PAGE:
ChickenBones: A Journal
for Literary & Artistic African-American Themes
The guys in Baltimore City Jail considered the whole thing a joke.
There was even talk that as soon as Nigger was buried, it was
brought back to life by a Gangsta Rapper faith healer employed
by various white-owned record companies
Just Another Dead Nigger!By Wise Intelligent
Recently the NAACP held a ceremonial burying the infamous word NIGGER! The funeral was complete with horse drawn chariots, mourners, pallbearers dressed in black and an eerie wooden coffin draped with black roses. It was like a Reality TV scene out of Tales from the Hood. Add the media to the equation, and only Puffy Combs could have thrown a bigger party. All jokes aside, I wonder if the NAACP realizes that their burying of the word NIGGER is, in fact, late! They are late by about 400 years or so because white supremacy has long since buried the word NIGGER and all of its connotations and characteristics in the hearts and minds of America and ALL of its people! Although I understand the symbolic burying of the “N” word, I am afraid its just another case of us black people in America expending our manpower and resources to attack issues that are mere symptoms of a deeper and greater, more threatening problem. We can post billboards all over the country, march and hold funerals for dehumanizing words coming out of the mouths of our people (elders, youth, entertainers, male, female, etc.) from now into infinity, but until we find the strength of character to face the environment that created the word and the attributes of a NIGGER, we are just kidding ourselves, and amusing the rest of the world in the process!
Hip Hop and/or rappers did not create or embed the word, epithet or diatribe into the American heart and psyche. The word NIGGER as used by NWA (who I would give credit for propagating its use in Hip Hop on a mainstream level), was used to express the prevailing attitude of black people in this country for centuries before NWA or even Hip Hop was conceived. That attitude being that regardless of what a black man in America does, achieve, accomplish or fails to do, he is, in the eyes of the white-power-structure, still a NIGGER! I mean NWA stood for Niggaz wit Attitudes. Did you ever ask yourself, what did they have an attitude about? They were pissed off about the poverty, drugs, gangs, mis-education, joblessness, and police brutality that they were born and raised in and forced to deal with on a daily basis. So unless we are ready to have another funeral next week for white supremacy and its entire educational, financial, scientific, and spiritual systems these mock ceremonies will never produce any REAL results!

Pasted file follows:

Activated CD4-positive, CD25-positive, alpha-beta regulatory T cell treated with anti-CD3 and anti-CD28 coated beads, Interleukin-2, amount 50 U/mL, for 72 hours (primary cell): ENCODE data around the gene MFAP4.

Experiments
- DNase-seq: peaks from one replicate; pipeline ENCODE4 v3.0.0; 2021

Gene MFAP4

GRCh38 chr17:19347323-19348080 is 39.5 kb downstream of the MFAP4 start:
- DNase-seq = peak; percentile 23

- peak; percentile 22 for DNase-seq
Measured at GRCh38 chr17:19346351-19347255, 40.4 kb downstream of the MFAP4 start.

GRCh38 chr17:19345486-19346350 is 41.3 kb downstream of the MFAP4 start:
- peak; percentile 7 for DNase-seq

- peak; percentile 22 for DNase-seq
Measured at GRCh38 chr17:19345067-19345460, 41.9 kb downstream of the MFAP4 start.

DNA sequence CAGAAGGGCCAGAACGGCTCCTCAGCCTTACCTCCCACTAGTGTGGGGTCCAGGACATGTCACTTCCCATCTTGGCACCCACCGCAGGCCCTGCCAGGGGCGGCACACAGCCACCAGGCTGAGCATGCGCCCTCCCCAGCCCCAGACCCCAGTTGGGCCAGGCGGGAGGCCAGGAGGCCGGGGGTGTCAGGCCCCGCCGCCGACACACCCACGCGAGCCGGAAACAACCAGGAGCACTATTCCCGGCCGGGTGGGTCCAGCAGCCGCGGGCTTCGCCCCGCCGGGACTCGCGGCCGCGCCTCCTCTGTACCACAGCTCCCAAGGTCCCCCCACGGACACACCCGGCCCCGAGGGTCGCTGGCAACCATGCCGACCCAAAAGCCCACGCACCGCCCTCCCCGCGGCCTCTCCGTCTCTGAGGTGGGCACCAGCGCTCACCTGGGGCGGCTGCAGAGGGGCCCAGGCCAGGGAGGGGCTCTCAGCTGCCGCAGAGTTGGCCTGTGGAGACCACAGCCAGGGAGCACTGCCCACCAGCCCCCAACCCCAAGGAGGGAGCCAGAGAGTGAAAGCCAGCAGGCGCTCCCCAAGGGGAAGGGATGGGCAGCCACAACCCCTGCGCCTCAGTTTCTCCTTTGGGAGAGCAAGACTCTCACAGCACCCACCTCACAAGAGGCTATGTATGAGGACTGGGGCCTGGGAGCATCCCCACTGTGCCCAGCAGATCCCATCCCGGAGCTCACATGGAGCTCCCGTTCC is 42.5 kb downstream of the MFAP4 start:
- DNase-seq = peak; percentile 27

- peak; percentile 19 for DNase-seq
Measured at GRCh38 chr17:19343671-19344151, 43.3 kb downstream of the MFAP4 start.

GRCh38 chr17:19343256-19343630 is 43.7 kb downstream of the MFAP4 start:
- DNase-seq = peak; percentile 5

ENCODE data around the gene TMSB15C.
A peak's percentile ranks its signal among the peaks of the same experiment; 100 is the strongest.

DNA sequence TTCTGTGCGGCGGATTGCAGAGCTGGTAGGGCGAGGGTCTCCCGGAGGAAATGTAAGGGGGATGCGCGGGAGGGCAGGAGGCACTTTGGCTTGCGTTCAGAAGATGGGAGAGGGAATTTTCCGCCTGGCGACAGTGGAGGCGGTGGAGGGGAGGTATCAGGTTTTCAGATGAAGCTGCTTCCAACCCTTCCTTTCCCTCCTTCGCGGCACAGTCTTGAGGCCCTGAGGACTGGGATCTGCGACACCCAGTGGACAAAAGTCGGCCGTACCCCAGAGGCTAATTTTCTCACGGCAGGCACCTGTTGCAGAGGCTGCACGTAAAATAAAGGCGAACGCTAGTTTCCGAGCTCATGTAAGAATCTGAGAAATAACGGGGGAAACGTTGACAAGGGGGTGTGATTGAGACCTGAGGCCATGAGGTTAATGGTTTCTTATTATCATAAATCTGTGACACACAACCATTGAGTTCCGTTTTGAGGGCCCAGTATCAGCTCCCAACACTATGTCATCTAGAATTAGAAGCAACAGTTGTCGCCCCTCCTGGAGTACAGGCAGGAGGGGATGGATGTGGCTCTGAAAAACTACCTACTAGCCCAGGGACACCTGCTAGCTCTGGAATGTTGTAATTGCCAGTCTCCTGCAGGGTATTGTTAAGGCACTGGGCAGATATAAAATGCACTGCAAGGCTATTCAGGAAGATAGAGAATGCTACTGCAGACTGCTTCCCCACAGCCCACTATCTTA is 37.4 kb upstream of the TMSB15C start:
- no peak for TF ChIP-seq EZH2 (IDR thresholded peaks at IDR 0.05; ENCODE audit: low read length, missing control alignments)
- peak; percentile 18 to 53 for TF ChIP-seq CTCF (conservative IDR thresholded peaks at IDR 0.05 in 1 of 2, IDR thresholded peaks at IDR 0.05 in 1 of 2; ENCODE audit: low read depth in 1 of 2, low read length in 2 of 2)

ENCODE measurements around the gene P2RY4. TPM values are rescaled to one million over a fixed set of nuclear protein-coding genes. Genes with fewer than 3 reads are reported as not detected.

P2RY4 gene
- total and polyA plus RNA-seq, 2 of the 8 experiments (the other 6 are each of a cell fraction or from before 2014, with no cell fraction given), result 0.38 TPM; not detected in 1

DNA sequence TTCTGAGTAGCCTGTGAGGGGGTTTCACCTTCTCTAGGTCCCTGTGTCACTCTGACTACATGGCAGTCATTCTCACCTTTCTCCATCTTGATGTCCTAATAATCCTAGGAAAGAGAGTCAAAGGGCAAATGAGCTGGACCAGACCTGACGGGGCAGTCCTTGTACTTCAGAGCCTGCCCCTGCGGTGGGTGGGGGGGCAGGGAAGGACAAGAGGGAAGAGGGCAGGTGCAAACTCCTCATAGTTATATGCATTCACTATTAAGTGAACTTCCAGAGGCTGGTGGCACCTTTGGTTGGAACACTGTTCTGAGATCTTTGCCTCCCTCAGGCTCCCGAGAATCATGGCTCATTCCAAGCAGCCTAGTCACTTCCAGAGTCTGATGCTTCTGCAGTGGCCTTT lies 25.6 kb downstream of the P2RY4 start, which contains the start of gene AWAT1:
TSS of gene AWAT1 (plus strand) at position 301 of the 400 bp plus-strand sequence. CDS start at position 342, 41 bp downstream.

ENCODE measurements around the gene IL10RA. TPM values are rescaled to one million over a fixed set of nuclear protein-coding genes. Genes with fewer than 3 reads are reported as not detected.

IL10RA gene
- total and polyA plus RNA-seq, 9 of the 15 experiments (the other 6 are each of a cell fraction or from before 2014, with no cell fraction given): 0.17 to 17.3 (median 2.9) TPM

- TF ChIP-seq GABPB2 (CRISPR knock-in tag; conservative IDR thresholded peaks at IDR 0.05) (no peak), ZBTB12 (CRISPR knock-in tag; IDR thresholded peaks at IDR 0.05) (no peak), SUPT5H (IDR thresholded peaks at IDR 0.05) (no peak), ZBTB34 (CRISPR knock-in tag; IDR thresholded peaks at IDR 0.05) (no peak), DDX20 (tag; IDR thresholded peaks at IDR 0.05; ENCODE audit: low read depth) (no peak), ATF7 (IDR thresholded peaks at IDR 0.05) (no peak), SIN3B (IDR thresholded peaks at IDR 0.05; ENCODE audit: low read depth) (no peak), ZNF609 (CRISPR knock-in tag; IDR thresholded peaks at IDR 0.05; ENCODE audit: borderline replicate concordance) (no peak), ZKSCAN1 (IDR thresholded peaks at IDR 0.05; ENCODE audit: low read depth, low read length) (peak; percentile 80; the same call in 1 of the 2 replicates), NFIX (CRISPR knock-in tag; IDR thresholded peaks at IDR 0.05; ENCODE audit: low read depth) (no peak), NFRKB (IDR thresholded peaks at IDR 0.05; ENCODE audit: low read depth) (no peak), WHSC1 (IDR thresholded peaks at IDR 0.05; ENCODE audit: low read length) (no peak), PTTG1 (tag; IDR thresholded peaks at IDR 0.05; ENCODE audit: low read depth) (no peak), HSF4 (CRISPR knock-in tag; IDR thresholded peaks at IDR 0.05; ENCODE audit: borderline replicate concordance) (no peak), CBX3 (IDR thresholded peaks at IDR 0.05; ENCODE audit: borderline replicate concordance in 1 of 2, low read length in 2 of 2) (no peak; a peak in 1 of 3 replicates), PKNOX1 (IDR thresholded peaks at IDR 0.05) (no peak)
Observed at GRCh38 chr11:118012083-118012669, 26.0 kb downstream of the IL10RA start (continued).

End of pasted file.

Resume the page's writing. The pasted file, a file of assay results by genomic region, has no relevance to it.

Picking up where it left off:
The word Nigger and all of the negative stereotypes that come with it has been beat into our heads and hearts so much that the belief held by most black men in America is that whether I’m an athlete, rapper, actor/actress, professor, doctor, lawyer, beggar or thief, to the white power structure in which I am embedded, I am just a NIGGER who can run, a NIGGER who can act, a NIGGER with a degree, habit, or criminal record. All things considered, in spite of my vocation, I am still just a NIGGER! And this is another reason they chose the name NWA (Niggaz With an Attitude). The N-Word is apart of the cancerous disease of white-supremacy and racism that has yet to be faced and exorcised out of Americas “inward parts.” Why are we so afraid to face this fact? Why are we so afraid to go beyond the effects and attack the causes? Why can’t we have two groups? One to deal with all the NIGGERS and all of their foul words and other group to bum rush and burn down the racist American system that created all of this bullshit from the jump! Symbolic funerals, billboards and the attached assault on Hip Hop are about as effective as burying your bills instead of paying them and dealing with your reckless spending habits that got you into debt in the first place! Black people of all ages, genders and occupations have been using the word nigger in the exact same way in which slave-traffickers beat it into their ancestors for 260 years of chattel slavery, 100 years of lynching, Jim Crow, etc., ad infinitum. The deeper problem, I find when building with young black youth in America, is IDENTITY! This lack of identity is a direct result of slavery and its institutionalized, systemic method of stripping black people of their heritage, language culture, families and God. This begs the question, “If I am not a NIGGER what am I?”